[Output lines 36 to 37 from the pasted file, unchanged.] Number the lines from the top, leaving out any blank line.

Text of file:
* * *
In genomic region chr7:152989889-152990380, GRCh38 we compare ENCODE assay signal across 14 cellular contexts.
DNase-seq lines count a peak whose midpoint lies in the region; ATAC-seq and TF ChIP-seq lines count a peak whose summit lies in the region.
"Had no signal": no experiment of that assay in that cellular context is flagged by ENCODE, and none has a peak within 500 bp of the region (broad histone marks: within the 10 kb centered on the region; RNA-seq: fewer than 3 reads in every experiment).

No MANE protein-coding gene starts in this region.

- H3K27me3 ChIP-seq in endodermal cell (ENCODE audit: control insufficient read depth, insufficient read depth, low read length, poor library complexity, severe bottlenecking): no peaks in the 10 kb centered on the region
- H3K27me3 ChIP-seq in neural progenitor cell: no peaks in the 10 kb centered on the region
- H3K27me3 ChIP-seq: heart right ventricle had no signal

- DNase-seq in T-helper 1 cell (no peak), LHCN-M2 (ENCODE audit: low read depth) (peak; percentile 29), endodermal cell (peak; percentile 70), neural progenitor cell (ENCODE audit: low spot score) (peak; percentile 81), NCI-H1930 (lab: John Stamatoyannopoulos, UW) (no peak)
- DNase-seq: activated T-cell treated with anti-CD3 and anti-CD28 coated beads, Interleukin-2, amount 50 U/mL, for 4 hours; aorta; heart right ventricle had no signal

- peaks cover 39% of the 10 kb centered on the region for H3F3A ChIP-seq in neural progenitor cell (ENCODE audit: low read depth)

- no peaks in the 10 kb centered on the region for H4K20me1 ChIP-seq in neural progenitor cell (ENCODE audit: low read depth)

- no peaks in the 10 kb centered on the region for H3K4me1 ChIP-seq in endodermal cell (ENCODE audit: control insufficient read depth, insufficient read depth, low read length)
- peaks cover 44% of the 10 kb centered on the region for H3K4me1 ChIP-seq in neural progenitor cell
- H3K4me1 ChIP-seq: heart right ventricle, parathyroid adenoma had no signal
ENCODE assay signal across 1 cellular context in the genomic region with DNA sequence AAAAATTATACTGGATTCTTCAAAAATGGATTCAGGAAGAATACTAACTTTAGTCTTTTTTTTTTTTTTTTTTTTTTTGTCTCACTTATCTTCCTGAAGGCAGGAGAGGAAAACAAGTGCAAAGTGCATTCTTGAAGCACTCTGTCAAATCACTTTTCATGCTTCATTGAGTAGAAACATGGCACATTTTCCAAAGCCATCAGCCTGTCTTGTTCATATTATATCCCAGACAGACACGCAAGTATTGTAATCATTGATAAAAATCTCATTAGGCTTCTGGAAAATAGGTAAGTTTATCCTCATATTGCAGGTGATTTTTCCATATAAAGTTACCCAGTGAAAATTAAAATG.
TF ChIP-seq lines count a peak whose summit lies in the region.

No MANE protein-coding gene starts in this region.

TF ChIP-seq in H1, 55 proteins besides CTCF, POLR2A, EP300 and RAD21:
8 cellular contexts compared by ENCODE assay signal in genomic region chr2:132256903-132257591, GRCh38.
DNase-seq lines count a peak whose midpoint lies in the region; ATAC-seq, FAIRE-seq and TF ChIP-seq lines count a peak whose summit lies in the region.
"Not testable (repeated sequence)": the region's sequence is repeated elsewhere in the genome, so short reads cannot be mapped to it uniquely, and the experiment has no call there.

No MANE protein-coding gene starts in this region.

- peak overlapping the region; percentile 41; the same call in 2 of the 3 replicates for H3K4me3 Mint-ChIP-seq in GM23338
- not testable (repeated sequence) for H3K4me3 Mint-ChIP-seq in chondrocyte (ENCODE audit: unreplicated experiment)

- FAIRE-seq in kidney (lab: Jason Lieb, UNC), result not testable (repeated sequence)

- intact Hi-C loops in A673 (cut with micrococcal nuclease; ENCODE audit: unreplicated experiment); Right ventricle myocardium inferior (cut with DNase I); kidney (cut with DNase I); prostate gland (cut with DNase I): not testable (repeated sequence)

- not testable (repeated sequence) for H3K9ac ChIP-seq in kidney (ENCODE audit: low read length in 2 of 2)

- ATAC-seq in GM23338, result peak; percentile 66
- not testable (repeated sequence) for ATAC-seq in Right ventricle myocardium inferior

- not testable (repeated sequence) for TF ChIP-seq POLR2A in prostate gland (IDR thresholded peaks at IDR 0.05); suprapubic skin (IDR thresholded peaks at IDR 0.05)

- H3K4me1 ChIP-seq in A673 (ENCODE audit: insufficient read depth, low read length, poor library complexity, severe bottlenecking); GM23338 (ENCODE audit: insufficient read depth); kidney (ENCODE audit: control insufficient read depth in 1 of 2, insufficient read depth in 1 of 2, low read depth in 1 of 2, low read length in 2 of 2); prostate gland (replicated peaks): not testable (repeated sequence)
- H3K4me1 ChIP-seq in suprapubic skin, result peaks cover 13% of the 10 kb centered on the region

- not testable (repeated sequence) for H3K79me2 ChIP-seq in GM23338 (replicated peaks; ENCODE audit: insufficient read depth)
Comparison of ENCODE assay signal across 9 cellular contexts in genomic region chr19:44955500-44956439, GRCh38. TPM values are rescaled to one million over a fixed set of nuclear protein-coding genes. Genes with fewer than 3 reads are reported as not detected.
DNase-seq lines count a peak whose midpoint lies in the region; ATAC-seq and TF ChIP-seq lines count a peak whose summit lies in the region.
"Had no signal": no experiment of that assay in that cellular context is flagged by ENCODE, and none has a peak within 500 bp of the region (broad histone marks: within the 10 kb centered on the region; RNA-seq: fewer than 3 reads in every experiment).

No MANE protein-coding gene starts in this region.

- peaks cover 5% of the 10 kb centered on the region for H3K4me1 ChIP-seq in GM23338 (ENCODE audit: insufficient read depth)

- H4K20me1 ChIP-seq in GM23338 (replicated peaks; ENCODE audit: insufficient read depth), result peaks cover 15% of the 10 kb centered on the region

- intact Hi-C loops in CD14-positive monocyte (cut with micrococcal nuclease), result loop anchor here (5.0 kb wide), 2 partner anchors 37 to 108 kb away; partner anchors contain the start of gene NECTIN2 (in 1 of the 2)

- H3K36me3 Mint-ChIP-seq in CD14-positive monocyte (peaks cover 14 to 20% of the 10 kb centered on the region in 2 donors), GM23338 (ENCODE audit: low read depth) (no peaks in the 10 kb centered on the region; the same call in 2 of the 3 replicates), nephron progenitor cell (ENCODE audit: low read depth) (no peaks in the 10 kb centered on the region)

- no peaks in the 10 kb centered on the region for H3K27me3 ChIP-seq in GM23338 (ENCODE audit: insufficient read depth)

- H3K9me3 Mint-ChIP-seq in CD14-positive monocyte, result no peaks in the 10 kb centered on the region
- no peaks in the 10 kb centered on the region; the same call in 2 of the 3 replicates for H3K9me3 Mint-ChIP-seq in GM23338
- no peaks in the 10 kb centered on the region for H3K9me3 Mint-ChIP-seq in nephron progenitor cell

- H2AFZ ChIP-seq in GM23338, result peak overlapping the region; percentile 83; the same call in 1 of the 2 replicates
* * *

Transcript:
"Had no signal": no experiment of that assay in that cellular context is flagged by ENCODE, and none has a peak within 500 bp of the region (broad histone marks: within the 10 kb centered on the region; RNA-seq: fewer than 3 reads in every experiment).

No MANE protein-coding gene starts in this region.